The situations in an effective manner. Once this is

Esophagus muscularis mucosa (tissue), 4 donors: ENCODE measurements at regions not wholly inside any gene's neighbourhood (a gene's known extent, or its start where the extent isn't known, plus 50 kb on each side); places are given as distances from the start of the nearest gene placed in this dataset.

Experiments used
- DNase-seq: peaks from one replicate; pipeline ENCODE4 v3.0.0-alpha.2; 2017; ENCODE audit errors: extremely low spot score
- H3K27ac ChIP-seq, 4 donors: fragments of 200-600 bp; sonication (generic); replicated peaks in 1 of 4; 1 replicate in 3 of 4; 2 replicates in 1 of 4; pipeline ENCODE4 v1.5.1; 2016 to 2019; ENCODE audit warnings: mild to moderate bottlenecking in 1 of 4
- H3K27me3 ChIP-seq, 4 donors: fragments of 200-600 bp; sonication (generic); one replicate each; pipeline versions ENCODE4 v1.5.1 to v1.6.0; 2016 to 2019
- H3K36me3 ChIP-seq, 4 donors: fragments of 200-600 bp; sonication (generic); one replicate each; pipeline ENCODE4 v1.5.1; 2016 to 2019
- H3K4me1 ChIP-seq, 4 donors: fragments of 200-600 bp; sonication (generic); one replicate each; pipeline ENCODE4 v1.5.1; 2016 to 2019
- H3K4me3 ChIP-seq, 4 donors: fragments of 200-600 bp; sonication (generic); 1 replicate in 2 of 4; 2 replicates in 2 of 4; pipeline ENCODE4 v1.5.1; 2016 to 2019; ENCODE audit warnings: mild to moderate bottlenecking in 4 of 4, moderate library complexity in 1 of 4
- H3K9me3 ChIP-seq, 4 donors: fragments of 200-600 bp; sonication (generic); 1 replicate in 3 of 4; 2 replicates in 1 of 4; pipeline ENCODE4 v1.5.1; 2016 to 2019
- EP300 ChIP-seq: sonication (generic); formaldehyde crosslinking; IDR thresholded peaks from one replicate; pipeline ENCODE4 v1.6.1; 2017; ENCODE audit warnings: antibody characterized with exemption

The vision of translational research in autism spectrum disorder:In the field of biomedicine, the fundamental aim of translational research is develop knowledge and methods to improve diagnosis, treatment procedures and even prevention of diseases through the application of  in vitro methods in cell culture, using of animal and mouse models. The research, over many years undergoes a complicated process of distinct phases, where it is developed, trialed and tested and if successful, is delivered by the clinician to the patient. Once the drug or treatment has been developed, clinical efficacy of the research is determined when it reaches the clinician and is implemented in patient care, which is done through promotion of access, reorganisation and coordination of systems of care and more importantly, building and maintaining a patient-clinician relationship (Fong Ha et al, 2010). Brosnan and Michael (2014) have proposed a ‘Promise of porosity’, discussing the expectation of the translation of what has been identified in the laboratory into clinically relevant situations in an effective manner. Once this is efficiently conducted, maximal impact on the health of the public can be achieved (Drolet and Lorenzi:2011;4).However, the practicality and reality of how a high clinical efficacy can be obtained is currently under critical assessment. This is due to a lack of clear understanding in transferring the knowledge gained in animal models and in vitro methods to the in vivo systems (Insel 2007), negatively affecting the reliability of the results and causing difficulty in carrying the research forward to clinical practice. This is of concern when studying human mental disorders’ (Hyman and Insel,2007), as only one specific pathway is targeted in models, when mental syndromes affect an array of pathways within the inner human mind. This leads onto scepticism of the promise neuroscience brings based on the technologies used and how it is represented to the public (Klein, 2011; Marks, 2010; Rachul and Zarzencency, 2012). Due to this, commentators and researchers have been called to promote ‘A critical neuroscience’: to check and reflect on the promise of neuroscience and include the input of a more multi-disciplinary approach of halthcare and humanities (Choudhury and Slaby, 2011; Choudhury and Stadler, 2011; Choudhury et al, 2009). This relates to the diverse and non-specific etiology (Lord et al, 2012) of neuropsychiatric disorders, namely autism spectrum disorder.Brenner (2008,9) has further argued that more focus should be applied in incorporating science directly into the clinic, following on from the introduction of ‘reverse translation'(Insel, 2007). This supports the idea of first identifying the molecular pathways responsible for the disorder in humans through imaging and diagnostic methods before modeling those pathways in animal models, generating a shift in understanding the mechanisms of the disorder.There is an evident need for translational research to be incorporated, even though the time scale is still large. It is critical to interpret how discoveries in neuroscientific research  are taken into clinical practice when consulting patients with Austism spectrum disorder, which of great concern today, as its prevalence increases. Therefore, this article discusses the progress of developing translational methods to improve understanding of autistic individuals and whether or not the ‘promise of porosity’ can be achieved in clinical autism treatment through neurotechnology, mainly neuroimaging. The need for translational research in autism spectrum disorder:Autism Spectrum Disorder (ASD) is a life-long neurological disorder that develops from birth or early childhood (from the age of two). The spectrum of the disorder is poorly defined, due to the complex nature of symptoms and variety of clinical presentations. However, the term encompasses categories of symptoms including: impaired development in social communication, emotional functioning (Lecavalier, 2006), social cooperation, displayed by behaviours that are ‘repetitive and stereotyped’ (Ecker et al), compared to interests and actions that are flexible and creative.  The presentation of these behaviours vary in severity between each individual and the development of the symptoms differ over time. This is accompanied by developmental differences in areas of the brain, its functioning and connectivity, affecting the behaviour. According the census figures collected in 2011, 1.1% of the UK population could be diagnosed of ASD, equating to approximately 700,000 people (Baird et al., 2006, Brugha et al., 2009, Brugha et al., 2012). The disorder is also of great concern in the USA, as it is estimated that 1 in 68 children have been identified with having ASD (CDC (Centers for Disease and Control Prevention, 2014) . The causes for the disorder identified thus far are very general, being the inclusion of both genetic and environmental factors, emphasising the importance of gaining knowledge of the specific neural pathways and how they are linked with each other, relating to how drugs are prescribed to target the pathways involved.Colloca et al. (2011), explains the need for translational research, where they state that laboratory research itself has excelled and progressed to a great degree recently, enabling people to understand effects of the placebo and nocebo nature. However, minimal progress has been made in applying this in patient care.  The advancement of the theory based on the placebo and nocebo effects is said to work in the same unit with translational research. A placebo effect describes an effect in a psychosocial context, beneficial to the patient taking that drug (pure (inert substances) or impure placebos (vitamin used to treat pain rather than a vitamin deficiency) (Coloca et al., 2011)) or undergoing the treatment, not because of the inherent properties or features of the drug or the treatment, but due to the expectations of the drug or treatment providing benefiting the patient.On the other hand, the nocebo effect is presented when negative outcomes arise (through providing information of the side-effects, affecting the brain-mind-body interactions, counteracting the benificial impact the drug expects to deliver), which are actually unrelated to the intended action of the drug. Such examples include some SSRIs (Selective Serotonin Reuptake Inhibitors) and antipsychotic medicines (Myers et al., 2007), that are not confirmed to all the symptoms expressed, due to the wide spectrum of the disorder. The results mentioned were attained through analysing ‘Specific neuromodulators’ (Colloca et al) and specific regions of the brain that are linked to both the placebo and nocebo effects. This clearly displays the prospect this discovery has when applied. However, Colloca et al. have emphasised the difficulty in actually translating what has been found into the clinical setting. This is due to the restricted knowledge in providing information about the link and application of the effects to the clinicians. From this, it can be said that strategies need to be built up to guide the healthcare groups to achieve maximum placebo effects and minimum nocebo effects in daily clinical practice. Moreover, what needs to be focused on is reducing dependency in achieving a placebo effect itself, rather, increasing the efficacy in treating the patient’s condition because of the therapeutic properties of the treatment itself (Colloca et al., 2011).  This might mean attending to neurotechnology and neuroimaging first before developing specific, individualised drugs. From the promising study conducted on placebo and nocebo effects, refined imaging for diagnosis with greater precision should in fact result in earlier and improved diagnosis and treatment to provide a beneficial impact for the patient.Studies on autism (the main vision proposed):Even though  ‘The decade of the brain’ (George. H. W. Bush) (1990-1999) was known for a great progress in attaining knowledge of the human mind and its inner workings,  increased understanding of neuroscience, studies of social cognition and understanding problems arising in other’s minds have been happening over ‘The last 30 years’ ( Hamilton et al). However, this has been overtaken by the thought of ‘Theory of mind’, which is attempting to analyse the ‘internal, mental states of other individuals’ (Hamilton et al.). Studies conducted of atypical development were known to instruct and update studies of typical development (Coch et al). Specifically, the experiments done aimed to inform about the ‘Neural systems’ (Coch et al) associated with the developments of the typical brain. This was done by studying infants who experienced disruption or abnormal growth of the brain and memoryFollowing this thought, neuroimaging studies from approximately the last fifteen years were drawn, which presented the knowledge that there are two specific networks or systems present in the brain activated when normal individuals are involved in ‘non-verbal social interactions’ (Hamilton et al.), consisting of being attentive to certain actions and connecting them to the appropriate goals. Accompanying these actions can be duplicating those actions, and taking note of the individual’s beliefs and desires of the action. These are the ‘Mirror neuron system’ and ‘Mentalizing system’. The mirror neuron system is involved in single cells responding to an individual conducting an action and observing an action equivalent to that. The mentalizing system in comparison is actually the process of connecting the observed internal mental states to another individual. However, individuals with ASD may not make these same attributions.From the discovery of the two systems, two competing theories claiming that people with autism have difficulty understanding goals and intentions of others were developed: the ‘Mentalizing theory’ and the ‘Broken mirror theory’. Both these theories explain that the two systems are not functioning normally in individuals with ASD and have been tested and evaluated in controlled experiments.Focusing on observing certain actions; multiple studies have been conducted and have concluded inadequate performance in imitation by children with ASD in comparison to typical children when asked to carry out tasks including ‘Imitation of meaningless actions, mimicry of facial expressions and the spatial perspective taking component of imitation.’However, conventional neuroimaging approaches of pure observation and straightforward MRI or PET scans consisted of testing two or more different groups to reveal and compare the pathology of the brains of the participants using ‘average parameter values’ (Ecker et al., 2014). This did provide minimal reports about the pathologies in the neural systems of specific individuals (Ecker et al., 2014). However, through advances made in the specificity of translational research, modern techniques of incorporating neuroimaging and biological data of the participants leads to a clear distinction between the two control groups, leading to the pathology being determined in a more conclusive manner. This asserts the importance of ‘reverse translation’ (Insel, 2007), where studies are done within the human neuroanatomy prior to development of the treatment or drug. The results gathered led to the statement that there is an abnormality in autism, as suggested by Williams et al (2004). To the contrary, progressing forward, Beadle-Brown (2004) stated that successful imitation was observed in ‘hand actions’ in their experiment and so were ‘facial expressions’ when investigated by McIntosh et al (2006). Moreover, autistic individuals display improved performance in an imitation task with a great deal of structure compared to a task consisting of spontaneous imitation (Hepburn and Stone, 2006). Even though this certainly reveals the progress made by combination of translational research and neuroscience, two contradicting pose the question whether these results can be trusted today, more than a decade later. Thus, to acquire definitive interpretation, instead of just simply observing the participants, neuroimaging methods are crucial in providing accurate objective observations of the functioning of the brain in the participants.The use of neuroimaging methods reiterates the ‘Porosity’ of translational research affirmed by Brosnan and Michael (2014), as meticulous experiments were conducted by Oberman et al (2005) to discover that mu wave suppression (patterns of synchronized electrical activity that are suppressed when performing or observing a motor action, involving large numbers of pyramidal neurons located in the cerebral cortex, hippocampus and amygdala) was detected in the autistic participants when carrying out the tasks, compared with unaffected individuals. This complements the revelation V.S. Ramachandran (2000) gave, when he identified the involvement of the mirror neuron system in mu wave suppression. This strengthens the vision translational research holds, as it combines both earlier and more recent discoveries to bring about theories of the mirror neuron system. Moreover, experiments conducted by Theoret, Halligan, Obayashi, Fregni, Tager-Flusberg and Pascal-Leone (2005) exhibited that ‘Motor evoked potentials’ (potentials recorded from muscles) Theoret et al., 2005), generated by transcranial magnetic stimulation (TMS) during observing the action, were decreased in autistic participants. When comparing these results between the two groups, no differences in magneto-encephalographic recording were identified between unaffected and autistic participants when observing their hand actions (Avikeine, Kulomaki and Hari, 1999). Even though strong conclusions were made, the drawbacks of the above experiments included having a low number of participants and more importantly, measures with very limited localization of effect were used. This corresponds to the evaluation given by Ecker et al., (2014) that these studies, if done on a large-scale basis, may not clarify which particular aspects of the neuron systems and neuroanatomy as a whole are affected in ASD.Hence, fMRI (functional Magnetic Resonance Imaging) display Conclusion:Ecket and Murphy (2014) have proposed actions to identify and establish specific definite neuroimaging markers that allow for detection of the explicit pathways which can then be practied in translational medicine. This further strengthens the prospect translational research holds with regards to providing more detailed information about the workings of the brain in individuals with ASD.